Twitter Demographics

The data shown below were collected from the profiles of 2 tweeters who shared this research output. Click here to find out more about how the information was compiled.

Mendeley readers

The data shown below were compiled from readership statistics for 56 Mendeley readers of this research output. Click here to see the associated Mendeley record.

Geographical breakdown

Country Count As %
South Africa 1 2%
Unknown 55 98%

Demographic breakdown

Readers by professional status Count As %
Student > Ph. D. Student 15 27%
Researcher 11 20%
Student > Master 8 14%
Lecturer > Senior Lecturer 4 7%
Student > Bachelor 2 4%
Other 8 14%
Unknown 8 14%
Readers by discipline Count As %
Agricultural and Biological Sciences 19 34%
Biochemistry, Genetics and Molecular Biology 14 25%
Engineering 2 4%
Environmental Science 2 4%
Chemistry 2 4%
Other 7 13%
Unknown 10 18%

Attention Score in Context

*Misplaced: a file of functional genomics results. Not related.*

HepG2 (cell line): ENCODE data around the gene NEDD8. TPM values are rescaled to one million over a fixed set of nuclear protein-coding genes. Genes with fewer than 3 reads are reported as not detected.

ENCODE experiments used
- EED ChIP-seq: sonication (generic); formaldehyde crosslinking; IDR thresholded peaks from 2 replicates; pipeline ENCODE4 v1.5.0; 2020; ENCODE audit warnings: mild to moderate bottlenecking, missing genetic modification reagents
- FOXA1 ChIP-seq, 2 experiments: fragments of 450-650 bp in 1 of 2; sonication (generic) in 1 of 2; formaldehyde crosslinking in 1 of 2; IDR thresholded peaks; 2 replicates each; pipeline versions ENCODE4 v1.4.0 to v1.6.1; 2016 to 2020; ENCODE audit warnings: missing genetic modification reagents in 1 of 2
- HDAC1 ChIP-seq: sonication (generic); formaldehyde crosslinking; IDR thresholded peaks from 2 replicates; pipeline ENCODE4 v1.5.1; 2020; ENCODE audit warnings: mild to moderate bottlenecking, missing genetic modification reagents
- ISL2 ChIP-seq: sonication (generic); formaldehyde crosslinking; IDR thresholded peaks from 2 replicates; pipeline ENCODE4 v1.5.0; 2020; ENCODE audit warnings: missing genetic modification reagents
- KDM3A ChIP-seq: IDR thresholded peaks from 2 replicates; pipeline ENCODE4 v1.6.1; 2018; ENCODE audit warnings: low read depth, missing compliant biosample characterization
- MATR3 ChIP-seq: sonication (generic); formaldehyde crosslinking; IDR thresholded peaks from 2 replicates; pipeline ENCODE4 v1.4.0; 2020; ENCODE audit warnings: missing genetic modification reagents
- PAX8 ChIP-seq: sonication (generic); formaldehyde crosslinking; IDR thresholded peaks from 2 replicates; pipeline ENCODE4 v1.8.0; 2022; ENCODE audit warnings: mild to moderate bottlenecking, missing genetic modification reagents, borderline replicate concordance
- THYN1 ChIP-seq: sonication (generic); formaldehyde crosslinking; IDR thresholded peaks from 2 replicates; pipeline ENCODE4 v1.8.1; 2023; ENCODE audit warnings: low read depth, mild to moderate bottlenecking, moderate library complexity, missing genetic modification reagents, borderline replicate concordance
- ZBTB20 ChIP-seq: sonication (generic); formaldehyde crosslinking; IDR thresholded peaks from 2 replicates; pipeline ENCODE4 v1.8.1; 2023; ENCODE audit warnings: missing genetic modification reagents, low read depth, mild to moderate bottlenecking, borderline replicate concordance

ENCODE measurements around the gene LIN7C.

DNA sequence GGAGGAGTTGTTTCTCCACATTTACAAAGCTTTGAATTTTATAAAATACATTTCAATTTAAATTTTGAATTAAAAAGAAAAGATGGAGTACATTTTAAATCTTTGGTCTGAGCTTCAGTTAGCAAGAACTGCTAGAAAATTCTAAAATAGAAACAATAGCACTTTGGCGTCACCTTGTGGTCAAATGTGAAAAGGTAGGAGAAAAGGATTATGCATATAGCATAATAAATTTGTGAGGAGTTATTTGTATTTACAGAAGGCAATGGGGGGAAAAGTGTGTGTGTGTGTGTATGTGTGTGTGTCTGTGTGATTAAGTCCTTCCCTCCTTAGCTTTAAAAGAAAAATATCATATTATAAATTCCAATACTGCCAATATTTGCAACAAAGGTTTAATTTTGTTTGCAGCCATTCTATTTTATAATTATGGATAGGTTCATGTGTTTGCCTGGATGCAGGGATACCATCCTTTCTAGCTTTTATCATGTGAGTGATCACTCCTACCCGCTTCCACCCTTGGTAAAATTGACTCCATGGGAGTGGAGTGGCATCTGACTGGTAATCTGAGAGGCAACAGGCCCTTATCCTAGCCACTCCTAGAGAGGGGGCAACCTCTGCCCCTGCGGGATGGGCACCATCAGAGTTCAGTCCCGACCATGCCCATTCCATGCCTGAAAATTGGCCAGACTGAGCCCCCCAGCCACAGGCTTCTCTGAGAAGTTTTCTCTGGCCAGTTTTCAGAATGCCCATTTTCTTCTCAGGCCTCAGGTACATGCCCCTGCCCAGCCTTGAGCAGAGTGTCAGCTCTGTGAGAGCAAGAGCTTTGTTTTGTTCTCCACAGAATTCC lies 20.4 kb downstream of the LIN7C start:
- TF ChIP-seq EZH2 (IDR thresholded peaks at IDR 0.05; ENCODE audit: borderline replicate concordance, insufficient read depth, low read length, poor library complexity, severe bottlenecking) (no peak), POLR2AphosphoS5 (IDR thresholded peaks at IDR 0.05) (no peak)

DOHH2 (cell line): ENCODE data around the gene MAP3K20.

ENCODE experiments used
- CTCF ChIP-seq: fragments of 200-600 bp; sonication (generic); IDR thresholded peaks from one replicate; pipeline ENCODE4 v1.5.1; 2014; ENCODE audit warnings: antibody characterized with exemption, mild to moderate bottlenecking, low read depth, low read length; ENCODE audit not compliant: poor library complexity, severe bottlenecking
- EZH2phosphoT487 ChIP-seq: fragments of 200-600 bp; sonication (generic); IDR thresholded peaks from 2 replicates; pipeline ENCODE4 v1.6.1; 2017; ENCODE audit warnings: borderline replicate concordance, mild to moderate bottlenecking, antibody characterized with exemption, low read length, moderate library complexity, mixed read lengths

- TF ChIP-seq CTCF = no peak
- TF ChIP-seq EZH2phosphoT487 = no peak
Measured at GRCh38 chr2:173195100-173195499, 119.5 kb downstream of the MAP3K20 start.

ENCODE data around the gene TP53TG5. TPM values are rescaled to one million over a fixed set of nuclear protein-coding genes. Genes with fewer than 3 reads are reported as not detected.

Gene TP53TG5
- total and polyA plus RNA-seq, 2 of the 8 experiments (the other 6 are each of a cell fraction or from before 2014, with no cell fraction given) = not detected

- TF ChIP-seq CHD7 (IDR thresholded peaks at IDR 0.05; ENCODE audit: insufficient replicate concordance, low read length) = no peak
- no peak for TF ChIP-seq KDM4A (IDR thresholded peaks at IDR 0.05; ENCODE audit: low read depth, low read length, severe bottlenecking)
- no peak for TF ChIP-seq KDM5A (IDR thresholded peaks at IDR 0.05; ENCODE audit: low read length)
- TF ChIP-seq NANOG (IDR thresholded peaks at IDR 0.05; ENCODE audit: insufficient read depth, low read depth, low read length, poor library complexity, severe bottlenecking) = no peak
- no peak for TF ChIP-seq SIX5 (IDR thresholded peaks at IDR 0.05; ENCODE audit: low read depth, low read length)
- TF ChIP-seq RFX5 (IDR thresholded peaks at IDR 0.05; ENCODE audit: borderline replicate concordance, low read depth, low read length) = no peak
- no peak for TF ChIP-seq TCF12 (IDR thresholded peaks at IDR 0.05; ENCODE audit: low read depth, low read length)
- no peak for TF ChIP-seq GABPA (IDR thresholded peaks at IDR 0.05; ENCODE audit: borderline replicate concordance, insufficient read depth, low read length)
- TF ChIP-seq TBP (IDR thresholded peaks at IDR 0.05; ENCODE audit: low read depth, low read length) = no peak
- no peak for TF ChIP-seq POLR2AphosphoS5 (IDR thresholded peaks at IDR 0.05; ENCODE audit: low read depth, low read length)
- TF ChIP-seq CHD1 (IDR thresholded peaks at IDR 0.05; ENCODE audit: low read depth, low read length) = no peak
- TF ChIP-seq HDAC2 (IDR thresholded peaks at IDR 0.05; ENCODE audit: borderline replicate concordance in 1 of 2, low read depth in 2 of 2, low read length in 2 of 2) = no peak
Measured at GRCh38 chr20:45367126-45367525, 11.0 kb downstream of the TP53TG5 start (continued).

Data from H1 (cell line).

This research output has an Altmetric Attention Score of 5. This is our high-level measure of the quality and quantity of online attention that it has received. This Attention Score, as well as the ranking and number of research outputs shown below, was calculated when the research output was last mentioned on 15 August 2018.
All research outputs
#3,914,370
of 14,818,787 outputs
Outputs from Biotechnology for Biofuels
#302
of 1,126 outputs
Outputs of similar age
#81,831
of 266,909 outputs
Outputs of similar age from Biotechnology for Biofuels
#4
of 17 outputs
Altmetric has tracked 14,818,787 research outputs across all sources so far. This one has received more attention than most of these and is in the 73rd percentile.
So far Altmetric has tracked 1,126 research outputs from this source. They receive a mean Attention Score of 4.3. This one has gotten more attention than average, scoring higher than 72% of its peers.
Older research outputs will score higher simply because they've had more time to accumulate mentions. To account for age we can compare this Altmetric Attention Score to the 266,909 tracked outputs that were published within six weeks on either side of this one in any source. This one has gotten more attention than average, scoring higher than 69% of its contemporaries.
We're also able to compare this research output to 17 others from the same source and published within six weeks on either side of this one. This one has done well, scoring higher than 76% of its contemporaries.